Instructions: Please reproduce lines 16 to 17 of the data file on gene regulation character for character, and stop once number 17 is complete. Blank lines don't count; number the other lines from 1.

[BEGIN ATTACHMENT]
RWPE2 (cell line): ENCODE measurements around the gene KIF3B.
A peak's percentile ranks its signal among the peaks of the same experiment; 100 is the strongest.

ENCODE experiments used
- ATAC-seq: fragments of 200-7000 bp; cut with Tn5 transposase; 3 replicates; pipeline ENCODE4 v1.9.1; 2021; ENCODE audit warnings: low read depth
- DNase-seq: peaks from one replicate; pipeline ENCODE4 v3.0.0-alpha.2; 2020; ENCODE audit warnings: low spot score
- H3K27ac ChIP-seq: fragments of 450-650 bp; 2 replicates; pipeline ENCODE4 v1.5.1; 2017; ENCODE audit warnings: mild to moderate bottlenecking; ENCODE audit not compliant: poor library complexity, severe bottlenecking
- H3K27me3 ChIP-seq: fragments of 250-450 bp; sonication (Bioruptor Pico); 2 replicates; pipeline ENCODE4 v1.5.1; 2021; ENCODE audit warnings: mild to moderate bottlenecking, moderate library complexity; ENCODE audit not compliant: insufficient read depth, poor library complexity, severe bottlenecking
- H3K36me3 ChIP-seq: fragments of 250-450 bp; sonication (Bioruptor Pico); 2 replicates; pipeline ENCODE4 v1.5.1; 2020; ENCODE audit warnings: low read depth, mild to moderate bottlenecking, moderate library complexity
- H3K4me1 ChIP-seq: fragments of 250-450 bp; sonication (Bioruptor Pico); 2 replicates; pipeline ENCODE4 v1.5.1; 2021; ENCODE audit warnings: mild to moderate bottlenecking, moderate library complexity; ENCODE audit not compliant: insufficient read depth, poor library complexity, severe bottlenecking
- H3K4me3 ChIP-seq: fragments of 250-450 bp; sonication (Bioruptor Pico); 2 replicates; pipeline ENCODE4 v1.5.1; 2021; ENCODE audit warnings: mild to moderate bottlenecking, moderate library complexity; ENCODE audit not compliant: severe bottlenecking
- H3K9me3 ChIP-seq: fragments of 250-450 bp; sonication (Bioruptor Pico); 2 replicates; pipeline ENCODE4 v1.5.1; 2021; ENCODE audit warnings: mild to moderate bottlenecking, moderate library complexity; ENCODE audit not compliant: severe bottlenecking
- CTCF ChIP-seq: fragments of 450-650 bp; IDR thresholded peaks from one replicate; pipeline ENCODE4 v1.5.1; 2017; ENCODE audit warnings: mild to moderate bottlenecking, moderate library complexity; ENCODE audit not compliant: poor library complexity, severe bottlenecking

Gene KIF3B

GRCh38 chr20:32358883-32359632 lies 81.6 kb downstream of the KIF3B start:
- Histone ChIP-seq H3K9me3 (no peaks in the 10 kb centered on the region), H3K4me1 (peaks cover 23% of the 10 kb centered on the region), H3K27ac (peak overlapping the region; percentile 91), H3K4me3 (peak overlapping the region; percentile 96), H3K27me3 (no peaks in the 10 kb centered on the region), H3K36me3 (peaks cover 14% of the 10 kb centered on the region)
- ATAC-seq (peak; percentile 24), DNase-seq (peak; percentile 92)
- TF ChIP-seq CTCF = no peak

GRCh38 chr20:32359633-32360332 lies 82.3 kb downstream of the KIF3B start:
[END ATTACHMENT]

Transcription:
- ATAC-seq (peak; percentile 24), DNase-seq (peak; percentile 92)
- TF ChIP-seq CTCF = no peak